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3rd June 2015 Equipment: NexStar 8SE 18:16 - 19:30: Venus was approximately 30 degrees above the west western horizon. Bright and unmistakable. Through the 13mm TV it was a bright creamy white half phase with a hint of markings along the terminator extending about a third of the way toward the edge. Markings faded out toward the north and south poles. Tried imaging at F10 & F20 using a mono CCD DMK21au618 through IRPass 685nm, Neodymium and UVenus filters to combine as RGB. IR Pass and Nd were bright in both focal lengths but UVenus was very dim had to be pushed to full gain and shuttle slowed down to 1/7 f20 and 1/15th F10. Between 19:30 and approx 21:00 Saturn was only rising, about 45 degrees in the east and was moving behind a large tree in east obstructing view. Add to that that sporadic clouds were moving toward Saturn from north-west so I waited to see what will happen when Saturn rises above the tree blocking the view. Luckily the clouds cleared mostly when Saturn was in prime imaging and viewing position. 21:00-23:00: Saturn was a sight to behold. The seeing was one of, and most likely the best I have ever seen. Using 11mm TV the view was sharp, bright and detailed. 7mm just like with 11mm TV sharp and detailed. 5mm again sharp and detailed. 11mm 2.5X PM sharp and detailed. Sharpest and biggest most detailed view. 5mm 2.5X PM started to go soft but still this was at 1016X mathematically but in reality 700-800x since the 2.5X PM seems to magnify less then the 2X Barlow... Due to length of tube. Color was visible, so were clear cloud bands in the atmosphere along with the details in rings. The Cassini division was crystal clear all the way around the ring, only covered by the globe behind the planet... At times I thought I saw the Encke division at 460x (11mm TV & 2.5X PM) perhaps it was wishful thinking since imaging did not reveal it at F20 or F50, but the view was still and crisp. I spent about 90 minutes+ just staring at Saturn, couldn't pull myself away from the eyepiece. 23:00-23:30: The Moon was the last object observed and imaged. Just past full moon, the side with shadowing was crisp at all powers used from 180X - 406X. It's been a while since the moon got some attention, last time was during the two Saturn Occultations last year. I imaged using f10 and DMK21 through IR Cut... Created a 10 plate mosaic of the contrasty edge. Very cold, couldn't feel my hands by 23:30 when I packed up but was a great night of imaging and viewing. MG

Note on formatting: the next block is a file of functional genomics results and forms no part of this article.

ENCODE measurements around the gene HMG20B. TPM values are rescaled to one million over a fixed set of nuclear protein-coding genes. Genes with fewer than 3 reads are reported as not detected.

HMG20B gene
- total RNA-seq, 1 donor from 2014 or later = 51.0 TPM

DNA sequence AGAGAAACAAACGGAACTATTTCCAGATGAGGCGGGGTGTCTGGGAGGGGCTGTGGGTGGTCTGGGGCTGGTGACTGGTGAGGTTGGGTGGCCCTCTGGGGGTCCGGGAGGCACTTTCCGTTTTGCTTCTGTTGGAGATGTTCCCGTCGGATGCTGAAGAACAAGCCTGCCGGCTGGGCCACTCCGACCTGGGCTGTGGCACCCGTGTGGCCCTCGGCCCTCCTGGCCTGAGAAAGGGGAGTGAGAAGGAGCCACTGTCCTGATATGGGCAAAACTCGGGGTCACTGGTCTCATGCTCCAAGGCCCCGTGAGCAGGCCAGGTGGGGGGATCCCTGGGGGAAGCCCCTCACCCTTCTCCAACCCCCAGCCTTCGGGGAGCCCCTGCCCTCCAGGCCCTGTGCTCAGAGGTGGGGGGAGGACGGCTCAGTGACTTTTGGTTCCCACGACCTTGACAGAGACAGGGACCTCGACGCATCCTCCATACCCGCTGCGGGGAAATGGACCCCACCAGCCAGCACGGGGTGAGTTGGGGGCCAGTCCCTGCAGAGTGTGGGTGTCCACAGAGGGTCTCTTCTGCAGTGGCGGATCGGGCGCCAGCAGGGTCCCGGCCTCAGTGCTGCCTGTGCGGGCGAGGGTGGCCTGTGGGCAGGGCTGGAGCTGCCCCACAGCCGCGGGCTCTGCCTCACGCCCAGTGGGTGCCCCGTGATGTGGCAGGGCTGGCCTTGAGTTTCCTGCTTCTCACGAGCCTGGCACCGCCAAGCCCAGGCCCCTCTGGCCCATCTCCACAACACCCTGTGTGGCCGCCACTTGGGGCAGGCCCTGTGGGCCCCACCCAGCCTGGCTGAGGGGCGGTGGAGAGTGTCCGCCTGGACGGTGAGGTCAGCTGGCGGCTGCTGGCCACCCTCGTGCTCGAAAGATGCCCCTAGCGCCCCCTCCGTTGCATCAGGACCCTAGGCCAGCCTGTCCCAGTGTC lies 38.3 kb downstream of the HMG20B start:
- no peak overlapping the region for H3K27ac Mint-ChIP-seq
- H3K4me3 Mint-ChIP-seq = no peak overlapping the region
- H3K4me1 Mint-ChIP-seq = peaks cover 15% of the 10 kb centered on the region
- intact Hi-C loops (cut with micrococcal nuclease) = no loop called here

Hello everyone, Hope you all had a great Christmas. I was looking at some Venus Orbiter UV photos (I think also known as Pioneer 12??) from 1978. The thing bothering me, or I'm curious about is that looking at my image cloud pattern compared to the Orbiter images, the cloud structure or shape looks very similar. How could that be, surely the cloud pattern would have changed in the time from 1978 to 2016!! My explanation is that the equatorial region spins faster then the pole and tend to generate a similar pattern regardless how long apart we're observing or imaging the planet. Option 2: A conspiracy, Venus is just a projection and we're not meant to see the cloud structure so the gummement didn't bother updating the "atmosphere", HAHA OK that one was a joke, but does anyone have another explanation? Attached is a image with my pic on the top and the two Orbiter photos I found online with the dark side painted over. Clear Skies, MG
Hi all, Last evening I decided to try and image Venus using the new scope. I rarely used the Astrodon UVenus filter in my C8 since I barely go a 50% histogram through it at 2032mm with max gain!! I guess the reason would be due to the corrector plate blocking a lot of the UV spectrum. There was a thin cloud cover but I was already setup and imaged Venus regardless through the 3X TV Barlow using the DMK21au618, 2500 frames each through the UVenus, Neodymium and IRPass685 filters, stacked best 20% and combined IR Nd UV as RGB. UV was a lot brighter than in C8, but I still had to up the gain. Hopefully I'll get a chance to do it again, but this time through a clear sky and get more cloud detail in the UV wavelength. Clear skies, Mariusz